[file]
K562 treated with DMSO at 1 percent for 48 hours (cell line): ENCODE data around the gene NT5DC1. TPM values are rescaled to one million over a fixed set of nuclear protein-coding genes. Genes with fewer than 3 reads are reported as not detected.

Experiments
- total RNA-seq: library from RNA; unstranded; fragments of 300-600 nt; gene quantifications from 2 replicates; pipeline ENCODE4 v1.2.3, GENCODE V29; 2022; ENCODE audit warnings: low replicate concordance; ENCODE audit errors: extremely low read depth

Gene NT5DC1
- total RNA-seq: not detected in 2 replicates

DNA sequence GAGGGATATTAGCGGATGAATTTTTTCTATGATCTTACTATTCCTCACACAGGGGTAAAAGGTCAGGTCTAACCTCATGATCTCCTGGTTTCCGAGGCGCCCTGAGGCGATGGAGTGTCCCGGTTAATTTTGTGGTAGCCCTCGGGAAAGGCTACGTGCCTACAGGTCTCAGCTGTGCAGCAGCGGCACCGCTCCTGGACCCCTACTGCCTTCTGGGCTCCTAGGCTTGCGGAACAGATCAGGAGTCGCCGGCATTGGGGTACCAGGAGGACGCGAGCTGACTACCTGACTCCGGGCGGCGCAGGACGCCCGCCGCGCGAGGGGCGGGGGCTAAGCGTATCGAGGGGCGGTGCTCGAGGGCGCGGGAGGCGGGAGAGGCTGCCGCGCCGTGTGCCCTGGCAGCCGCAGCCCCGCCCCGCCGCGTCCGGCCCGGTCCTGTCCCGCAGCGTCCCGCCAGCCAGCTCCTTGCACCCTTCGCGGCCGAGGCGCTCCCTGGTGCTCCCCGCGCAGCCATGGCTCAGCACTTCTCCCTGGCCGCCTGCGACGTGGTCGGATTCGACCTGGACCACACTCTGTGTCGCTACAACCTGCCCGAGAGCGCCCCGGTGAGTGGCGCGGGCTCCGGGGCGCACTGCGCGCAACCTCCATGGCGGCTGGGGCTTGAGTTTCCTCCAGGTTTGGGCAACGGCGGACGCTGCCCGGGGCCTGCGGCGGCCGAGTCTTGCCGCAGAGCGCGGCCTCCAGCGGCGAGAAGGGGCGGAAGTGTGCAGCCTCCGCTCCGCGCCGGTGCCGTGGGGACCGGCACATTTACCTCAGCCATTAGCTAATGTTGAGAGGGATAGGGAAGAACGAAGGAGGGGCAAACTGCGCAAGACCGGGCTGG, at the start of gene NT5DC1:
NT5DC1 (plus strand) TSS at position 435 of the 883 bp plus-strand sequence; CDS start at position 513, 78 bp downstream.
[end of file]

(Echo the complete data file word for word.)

K562 treated with DMSO at 1 percent for 48 hours (cell line): ENCODE data around the gene NT5DC1. TPM values are rescaled to one million over a fixed set of nuclear protein-coding genes. Genes with fewer than 3 reads are reported as not detected.

Experiments
- total RNA-seq: library from RNA; unstranded; fragments of 300-600 nt; gene quantifications from 2 replicates; pipeline ENCODE4 v1.2.3, GENCODE V29; 2022; ENCODE audit warnings: low replicate concordance; ENCODE audit errors: extremely low read depth

Gene NT5DC1
- total RNA-seq: not detected in 2 replicates

DNA sequence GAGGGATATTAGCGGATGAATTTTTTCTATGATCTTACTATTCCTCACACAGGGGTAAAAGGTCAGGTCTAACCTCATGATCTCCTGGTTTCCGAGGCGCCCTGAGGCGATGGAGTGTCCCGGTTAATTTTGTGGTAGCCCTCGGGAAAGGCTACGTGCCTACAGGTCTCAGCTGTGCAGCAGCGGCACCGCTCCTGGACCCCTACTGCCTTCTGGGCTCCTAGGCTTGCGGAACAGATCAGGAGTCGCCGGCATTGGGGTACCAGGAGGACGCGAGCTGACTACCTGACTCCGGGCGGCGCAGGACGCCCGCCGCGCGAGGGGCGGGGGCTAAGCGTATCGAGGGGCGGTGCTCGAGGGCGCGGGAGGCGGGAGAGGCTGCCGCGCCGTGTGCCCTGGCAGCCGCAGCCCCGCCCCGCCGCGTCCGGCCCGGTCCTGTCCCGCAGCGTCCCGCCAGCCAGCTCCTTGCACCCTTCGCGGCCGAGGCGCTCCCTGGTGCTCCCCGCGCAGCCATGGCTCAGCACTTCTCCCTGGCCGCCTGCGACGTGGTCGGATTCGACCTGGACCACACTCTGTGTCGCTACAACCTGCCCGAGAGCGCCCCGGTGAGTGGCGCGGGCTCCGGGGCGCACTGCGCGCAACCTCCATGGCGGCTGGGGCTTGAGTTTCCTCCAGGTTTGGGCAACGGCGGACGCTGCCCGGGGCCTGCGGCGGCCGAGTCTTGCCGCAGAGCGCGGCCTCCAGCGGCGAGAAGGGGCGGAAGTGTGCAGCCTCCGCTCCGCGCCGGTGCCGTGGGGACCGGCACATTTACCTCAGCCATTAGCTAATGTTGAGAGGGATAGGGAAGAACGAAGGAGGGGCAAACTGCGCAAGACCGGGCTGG, at the start of gene NT5DC1:
NT5DC1 (plus strand) TSS at position 435 of the 883 bp plus-strand sequence; CDS start at position 513, 78 bp downstream.